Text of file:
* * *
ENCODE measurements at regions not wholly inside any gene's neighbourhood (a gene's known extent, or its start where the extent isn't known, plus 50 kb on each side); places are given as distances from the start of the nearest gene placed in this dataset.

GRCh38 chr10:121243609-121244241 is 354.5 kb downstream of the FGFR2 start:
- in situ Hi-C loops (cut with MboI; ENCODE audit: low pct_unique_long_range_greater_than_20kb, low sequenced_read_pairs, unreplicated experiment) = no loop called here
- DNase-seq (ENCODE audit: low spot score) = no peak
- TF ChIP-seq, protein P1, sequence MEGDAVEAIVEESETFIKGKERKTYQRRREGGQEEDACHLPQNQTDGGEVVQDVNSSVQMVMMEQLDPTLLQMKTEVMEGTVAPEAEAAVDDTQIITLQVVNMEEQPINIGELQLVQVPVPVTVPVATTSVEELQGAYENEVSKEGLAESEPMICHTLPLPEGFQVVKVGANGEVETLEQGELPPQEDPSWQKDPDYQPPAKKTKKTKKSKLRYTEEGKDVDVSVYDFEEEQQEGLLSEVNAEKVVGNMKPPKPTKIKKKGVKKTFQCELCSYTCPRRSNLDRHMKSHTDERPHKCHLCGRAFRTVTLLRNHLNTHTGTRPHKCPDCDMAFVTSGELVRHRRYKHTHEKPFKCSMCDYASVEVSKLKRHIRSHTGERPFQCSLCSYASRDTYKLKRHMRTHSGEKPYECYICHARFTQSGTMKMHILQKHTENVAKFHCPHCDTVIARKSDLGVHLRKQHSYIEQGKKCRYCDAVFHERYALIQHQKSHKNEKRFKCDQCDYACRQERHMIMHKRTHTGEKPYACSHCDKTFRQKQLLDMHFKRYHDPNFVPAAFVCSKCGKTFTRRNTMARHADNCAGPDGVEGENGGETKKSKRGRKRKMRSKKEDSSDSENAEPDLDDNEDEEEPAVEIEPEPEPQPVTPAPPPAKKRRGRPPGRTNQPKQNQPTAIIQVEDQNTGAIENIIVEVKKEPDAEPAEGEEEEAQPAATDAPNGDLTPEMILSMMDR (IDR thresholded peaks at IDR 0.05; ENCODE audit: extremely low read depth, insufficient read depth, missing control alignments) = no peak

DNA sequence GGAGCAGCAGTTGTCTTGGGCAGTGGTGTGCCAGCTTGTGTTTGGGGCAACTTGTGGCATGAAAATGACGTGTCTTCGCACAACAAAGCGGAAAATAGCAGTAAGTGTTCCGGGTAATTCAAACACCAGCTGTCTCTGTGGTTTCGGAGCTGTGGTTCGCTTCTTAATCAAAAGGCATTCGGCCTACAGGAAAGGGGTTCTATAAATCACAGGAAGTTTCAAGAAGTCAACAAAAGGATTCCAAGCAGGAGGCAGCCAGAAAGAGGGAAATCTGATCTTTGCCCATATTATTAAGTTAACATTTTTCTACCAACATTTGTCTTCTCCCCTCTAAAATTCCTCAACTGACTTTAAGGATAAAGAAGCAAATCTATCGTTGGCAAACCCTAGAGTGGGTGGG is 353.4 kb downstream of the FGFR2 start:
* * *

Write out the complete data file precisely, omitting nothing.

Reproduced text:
ENCODE measurements at regions not wholly inside any gene's neighbourhood (a gene's known extent, or its start where the extent isn't known, plus 50 kb on each side); places are given as distances from the start of the nearest gene placed in this dataset.

GRCh38 chr10:121243609-121244241 is 354.5 kb downstream of the FGFR2 start:
- in situ Hi-C loops (cut with MboI; ENCODE audit: low pct_unique_long_range_greater_than_20kb, low sequenced_read_pairs, unreplicated experiment) = no loop called here
- DNase-seq (ENCODE audit: low spot score) = no peak
- TF ChIP-seq, protein P1, sequence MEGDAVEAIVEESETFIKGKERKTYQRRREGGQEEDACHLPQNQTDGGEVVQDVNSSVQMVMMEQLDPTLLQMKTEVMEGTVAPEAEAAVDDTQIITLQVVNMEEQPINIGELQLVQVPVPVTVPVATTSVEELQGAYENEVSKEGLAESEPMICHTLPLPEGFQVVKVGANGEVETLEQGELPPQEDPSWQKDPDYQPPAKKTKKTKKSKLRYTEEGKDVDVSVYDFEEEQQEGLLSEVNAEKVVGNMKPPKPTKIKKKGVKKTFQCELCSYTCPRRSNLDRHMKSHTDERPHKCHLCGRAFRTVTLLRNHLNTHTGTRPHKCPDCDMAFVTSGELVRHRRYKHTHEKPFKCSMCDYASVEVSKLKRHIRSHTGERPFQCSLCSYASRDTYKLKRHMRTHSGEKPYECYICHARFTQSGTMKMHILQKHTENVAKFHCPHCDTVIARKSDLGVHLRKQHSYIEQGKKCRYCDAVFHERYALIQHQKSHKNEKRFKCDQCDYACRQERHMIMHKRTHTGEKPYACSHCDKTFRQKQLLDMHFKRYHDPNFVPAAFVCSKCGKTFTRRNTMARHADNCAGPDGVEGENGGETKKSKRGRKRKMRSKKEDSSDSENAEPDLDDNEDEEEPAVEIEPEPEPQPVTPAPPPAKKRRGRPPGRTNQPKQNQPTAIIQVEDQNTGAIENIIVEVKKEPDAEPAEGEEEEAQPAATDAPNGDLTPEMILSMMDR (IDR thresholded peaks at IDR 0.05; ENCODE audit: extremely low read depth, insufficient read depth, missing control alignments) = no peak

DNA sequence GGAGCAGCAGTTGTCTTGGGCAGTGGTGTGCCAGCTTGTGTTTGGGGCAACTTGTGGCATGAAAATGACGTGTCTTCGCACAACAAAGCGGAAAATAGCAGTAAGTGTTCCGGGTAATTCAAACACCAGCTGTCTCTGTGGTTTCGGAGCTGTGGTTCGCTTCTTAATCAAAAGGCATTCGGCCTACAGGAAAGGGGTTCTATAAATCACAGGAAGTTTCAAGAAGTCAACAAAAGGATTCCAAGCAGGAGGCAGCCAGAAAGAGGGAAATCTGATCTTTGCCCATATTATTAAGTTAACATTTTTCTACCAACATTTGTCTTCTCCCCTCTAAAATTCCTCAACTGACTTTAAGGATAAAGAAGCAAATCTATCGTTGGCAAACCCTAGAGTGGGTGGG is 353.4 kb downstream of the FGFR2 start: